Adolescence is a period of significant changes in many domains of life, physiological, cognitive, emotional, and social. In adolescents’ social life, relationships with peers become more, and those with parents less, important (Steinberg, 2010). Adolescents increasingly share their experiences and emotions with peers and rely on these peers for social support (Furman & Buhrmester, 1992). They also become more sensitive to their own position in the peer group. How they are evaluated by peers and particularly if they are accepted by peers are important factors in the lives of adolescents (LaGreca & Prinstein, 1999; Sentse et al., 2010). This need for peer acceptance, for being “one of them”, may result in increasing social stress levels (Ollendick & Hirshfeld-Becker, 2002; Van den Bos et al., 2014), especially in the case of adverse peer experiences (Blöte et al., 2015; Reijntjes et al., 2010). If adolescents do not cope with social stress in an effective way, internalizing problems related to social anxiety may develop (Grant et al., 2004; Richey et al., 2019). In turn, these problems may then further hinder the use of adequate stress responses possibly resulting in even more social stress, anxiety symptoms, and ultimately social anxiety disorder. Thus, adolescents’ responses to stress may be risk factors as well as consequences of social anxiety problems (Compas et al., 2001; Wright et al., 2010).

To our knowledge, no study to date has addressed the prospective relation between adolescent stress responses and social anxiety, despite its importance for understanding social anxiety development. The available studies used samples of children or early adolescents. Because adolescence is a period in which social anxiety symptoms increase and social anxiety disorder has its onset (Magee et al., 1996; Wittchen & Fehm, 2003), this age group is of particular interest for studying the role of stress responses in relation to social anxiety development. The present study therefore tried to fill the gap in the literature by paying special attention to the potential bi-directional relation between stress responses and social anxiety problems in adolescents.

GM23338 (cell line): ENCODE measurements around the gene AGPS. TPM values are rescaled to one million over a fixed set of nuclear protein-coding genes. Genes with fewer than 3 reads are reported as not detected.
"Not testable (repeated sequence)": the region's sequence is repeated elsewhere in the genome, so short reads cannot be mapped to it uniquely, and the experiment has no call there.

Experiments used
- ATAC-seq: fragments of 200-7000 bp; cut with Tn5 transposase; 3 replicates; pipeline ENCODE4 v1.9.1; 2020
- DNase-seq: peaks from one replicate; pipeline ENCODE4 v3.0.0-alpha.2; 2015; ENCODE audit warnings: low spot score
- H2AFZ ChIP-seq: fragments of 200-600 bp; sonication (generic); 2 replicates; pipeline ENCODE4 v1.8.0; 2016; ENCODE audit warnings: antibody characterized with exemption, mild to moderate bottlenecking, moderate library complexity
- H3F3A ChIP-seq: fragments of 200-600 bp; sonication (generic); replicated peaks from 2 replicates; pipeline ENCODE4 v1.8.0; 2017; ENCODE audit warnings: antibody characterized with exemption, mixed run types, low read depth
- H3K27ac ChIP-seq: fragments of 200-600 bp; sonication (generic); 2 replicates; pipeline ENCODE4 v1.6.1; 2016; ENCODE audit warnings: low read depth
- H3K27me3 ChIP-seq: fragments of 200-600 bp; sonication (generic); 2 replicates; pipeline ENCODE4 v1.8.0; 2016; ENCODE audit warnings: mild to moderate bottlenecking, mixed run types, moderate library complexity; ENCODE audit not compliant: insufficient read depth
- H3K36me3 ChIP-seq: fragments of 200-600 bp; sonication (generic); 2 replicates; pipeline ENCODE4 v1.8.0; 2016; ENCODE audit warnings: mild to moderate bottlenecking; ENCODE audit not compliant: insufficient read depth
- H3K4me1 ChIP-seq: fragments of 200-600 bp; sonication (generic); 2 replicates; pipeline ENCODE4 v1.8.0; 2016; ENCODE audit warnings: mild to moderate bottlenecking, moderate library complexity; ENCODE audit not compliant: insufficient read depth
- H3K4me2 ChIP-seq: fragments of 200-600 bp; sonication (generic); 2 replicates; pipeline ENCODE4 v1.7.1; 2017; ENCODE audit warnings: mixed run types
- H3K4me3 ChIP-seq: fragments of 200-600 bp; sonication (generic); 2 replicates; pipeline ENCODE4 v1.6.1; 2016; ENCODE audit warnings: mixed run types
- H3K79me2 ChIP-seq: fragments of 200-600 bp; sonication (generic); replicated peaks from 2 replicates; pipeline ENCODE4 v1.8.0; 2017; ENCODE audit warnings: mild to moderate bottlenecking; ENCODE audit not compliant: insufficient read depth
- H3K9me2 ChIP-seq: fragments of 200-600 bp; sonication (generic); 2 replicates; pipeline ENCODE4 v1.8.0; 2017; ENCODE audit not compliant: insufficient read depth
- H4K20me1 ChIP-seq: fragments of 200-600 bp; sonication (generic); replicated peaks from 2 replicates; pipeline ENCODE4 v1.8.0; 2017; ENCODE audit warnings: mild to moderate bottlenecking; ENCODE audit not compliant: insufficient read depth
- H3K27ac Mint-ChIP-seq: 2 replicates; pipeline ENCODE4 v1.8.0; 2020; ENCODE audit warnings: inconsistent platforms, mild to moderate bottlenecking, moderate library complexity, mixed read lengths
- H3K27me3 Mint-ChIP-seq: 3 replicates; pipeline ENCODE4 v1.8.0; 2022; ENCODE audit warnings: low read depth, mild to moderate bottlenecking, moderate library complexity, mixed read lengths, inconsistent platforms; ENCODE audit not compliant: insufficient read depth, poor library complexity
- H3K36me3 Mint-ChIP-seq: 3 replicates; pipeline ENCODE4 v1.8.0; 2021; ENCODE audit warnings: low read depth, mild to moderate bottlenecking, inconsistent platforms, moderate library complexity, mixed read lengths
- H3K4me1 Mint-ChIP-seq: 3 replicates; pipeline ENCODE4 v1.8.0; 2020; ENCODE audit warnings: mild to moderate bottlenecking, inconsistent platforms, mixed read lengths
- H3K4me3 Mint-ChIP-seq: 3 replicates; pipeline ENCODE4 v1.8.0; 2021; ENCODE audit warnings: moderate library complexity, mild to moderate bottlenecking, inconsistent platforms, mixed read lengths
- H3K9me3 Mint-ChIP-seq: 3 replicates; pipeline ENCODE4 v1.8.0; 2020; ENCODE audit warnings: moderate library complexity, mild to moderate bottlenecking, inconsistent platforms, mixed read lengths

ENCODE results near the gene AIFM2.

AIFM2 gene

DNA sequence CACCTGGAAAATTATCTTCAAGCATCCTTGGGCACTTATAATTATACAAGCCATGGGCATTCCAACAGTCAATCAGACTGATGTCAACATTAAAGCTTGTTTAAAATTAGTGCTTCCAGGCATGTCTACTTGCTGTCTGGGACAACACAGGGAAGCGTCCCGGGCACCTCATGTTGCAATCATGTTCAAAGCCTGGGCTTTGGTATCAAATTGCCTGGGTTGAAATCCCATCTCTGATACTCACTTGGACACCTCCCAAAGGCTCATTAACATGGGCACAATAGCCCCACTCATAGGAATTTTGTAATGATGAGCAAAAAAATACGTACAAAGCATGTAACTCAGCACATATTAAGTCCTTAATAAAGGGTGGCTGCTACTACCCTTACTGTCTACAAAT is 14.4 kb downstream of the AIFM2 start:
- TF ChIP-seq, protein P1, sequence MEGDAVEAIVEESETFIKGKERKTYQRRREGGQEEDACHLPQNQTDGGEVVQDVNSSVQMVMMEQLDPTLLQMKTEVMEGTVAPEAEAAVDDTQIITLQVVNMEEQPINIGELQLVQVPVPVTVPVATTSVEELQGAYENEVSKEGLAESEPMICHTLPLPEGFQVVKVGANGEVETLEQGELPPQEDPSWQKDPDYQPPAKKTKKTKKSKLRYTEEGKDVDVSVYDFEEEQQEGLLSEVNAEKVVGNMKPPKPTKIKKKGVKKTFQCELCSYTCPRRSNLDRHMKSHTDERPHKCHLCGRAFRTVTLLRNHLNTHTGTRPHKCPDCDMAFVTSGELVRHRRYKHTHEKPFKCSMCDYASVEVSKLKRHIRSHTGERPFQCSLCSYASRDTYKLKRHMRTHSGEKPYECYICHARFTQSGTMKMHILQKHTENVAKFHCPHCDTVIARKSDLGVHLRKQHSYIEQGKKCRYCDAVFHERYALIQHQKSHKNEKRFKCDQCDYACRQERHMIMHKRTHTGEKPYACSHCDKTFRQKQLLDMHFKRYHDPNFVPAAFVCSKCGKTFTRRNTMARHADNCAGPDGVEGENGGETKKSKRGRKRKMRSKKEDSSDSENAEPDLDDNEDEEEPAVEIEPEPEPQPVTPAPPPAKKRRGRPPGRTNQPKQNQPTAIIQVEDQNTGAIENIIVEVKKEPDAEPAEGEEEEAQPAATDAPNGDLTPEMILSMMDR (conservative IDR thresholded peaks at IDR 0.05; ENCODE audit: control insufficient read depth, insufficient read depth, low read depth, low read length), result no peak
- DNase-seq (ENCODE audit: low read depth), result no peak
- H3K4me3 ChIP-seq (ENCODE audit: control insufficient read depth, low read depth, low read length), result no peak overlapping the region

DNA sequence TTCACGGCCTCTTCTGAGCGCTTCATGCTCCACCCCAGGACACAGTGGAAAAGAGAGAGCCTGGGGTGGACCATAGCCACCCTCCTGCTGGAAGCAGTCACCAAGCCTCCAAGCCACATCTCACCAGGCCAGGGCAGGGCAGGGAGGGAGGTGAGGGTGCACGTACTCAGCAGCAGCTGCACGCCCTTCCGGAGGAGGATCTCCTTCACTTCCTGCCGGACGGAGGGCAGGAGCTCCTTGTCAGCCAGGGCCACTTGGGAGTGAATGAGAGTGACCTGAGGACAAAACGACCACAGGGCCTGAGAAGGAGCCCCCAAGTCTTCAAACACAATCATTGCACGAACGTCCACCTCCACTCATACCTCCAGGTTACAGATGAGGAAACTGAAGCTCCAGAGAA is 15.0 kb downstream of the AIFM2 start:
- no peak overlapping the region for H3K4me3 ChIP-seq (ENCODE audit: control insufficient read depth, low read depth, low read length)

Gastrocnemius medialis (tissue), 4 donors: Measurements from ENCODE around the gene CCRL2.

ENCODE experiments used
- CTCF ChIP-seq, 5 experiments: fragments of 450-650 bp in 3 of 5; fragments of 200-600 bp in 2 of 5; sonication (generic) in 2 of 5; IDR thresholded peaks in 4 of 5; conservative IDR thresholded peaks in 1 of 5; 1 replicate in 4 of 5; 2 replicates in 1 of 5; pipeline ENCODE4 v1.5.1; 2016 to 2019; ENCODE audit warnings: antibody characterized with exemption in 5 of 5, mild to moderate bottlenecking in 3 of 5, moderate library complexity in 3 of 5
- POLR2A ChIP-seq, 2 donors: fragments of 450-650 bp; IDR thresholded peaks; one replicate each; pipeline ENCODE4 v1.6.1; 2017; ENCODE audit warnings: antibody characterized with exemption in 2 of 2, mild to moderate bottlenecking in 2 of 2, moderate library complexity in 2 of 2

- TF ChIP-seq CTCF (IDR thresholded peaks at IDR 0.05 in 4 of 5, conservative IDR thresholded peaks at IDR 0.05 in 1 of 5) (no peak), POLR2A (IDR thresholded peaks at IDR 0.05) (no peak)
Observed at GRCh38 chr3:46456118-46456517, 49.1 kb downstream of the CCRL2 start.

Responses to stress are categorized as either voluntary or involuntary (Compas et al., 1997; Lazarus & Folkman, 1984). Voluntary responses – generally referred to as coping– are regarded as under the person’s control and requiring conscious effort, whereas involuntary responses to stress are automatic, not under the control of the person concerned. With regards to stress responses in youth, Compas et al. (2001) presented three dimensions along which the different stress responses may differ; the just mentioned distinction between voluntary and involuntary responses characterizes the first dimension. Voluntary responses are consciously aimed at changing the stressful situation or one’s own response to it, be it cognitive, behavioral, or emotional. Examples of voluntary responses are among others, problem solving, seeking distraction, and emotion regulation. Involuntary or automatic responses to stress, such as physiological arousal and rumination, are not (directly) aimed at regulating the situation or one’s emotional responses to it and they may or may not be within conscious awareness. The second dimension makes a distinction based on the person’s engagement with or disengagement from the stressful situation. Engagement responses are responses that approach the stressful event or unpleasant emotion, whereas disengagement responses are oriented away from them and are characterized by avoidance. The third dimension is specific to voluntary engagement responses and addresses primary control versus secondary control strategies. Primary control coping is directed at changing the stressful situation or the person’s emotional state caused by the situation, while secondary control coping refers to the person adapting to the problem, for example by cognitive restructuring and acceptance of the situation or emotions involved.

Some stress responses are considered adaptive because they help to diminish the stress, and other stress responses as maladaptive because they do not diminish it and consequently may lead to internalizing problems (Compas et al., 2017; Connor-Smith et al., 2000). Compas et al. (2001; 2017) concluded, based on extensive literature reviews, that engagement coping in youth is adaptive because it is associated with psychological adjustment and well-being. For example, studies found that engagement coping is negatively related to internalizing problems in adolescents both when using self-reported and parent-reported measures (Connor-Smith et al., 2000) and engagement coping with peer victimization in socially anxious adolescents is linked with social competence (Kaeppler & Erath, 2017). In contrast, disengagement from stressful situations or one’s own feelings of stress is linked with poor psychological adjustment and is therefore considered maladaptive.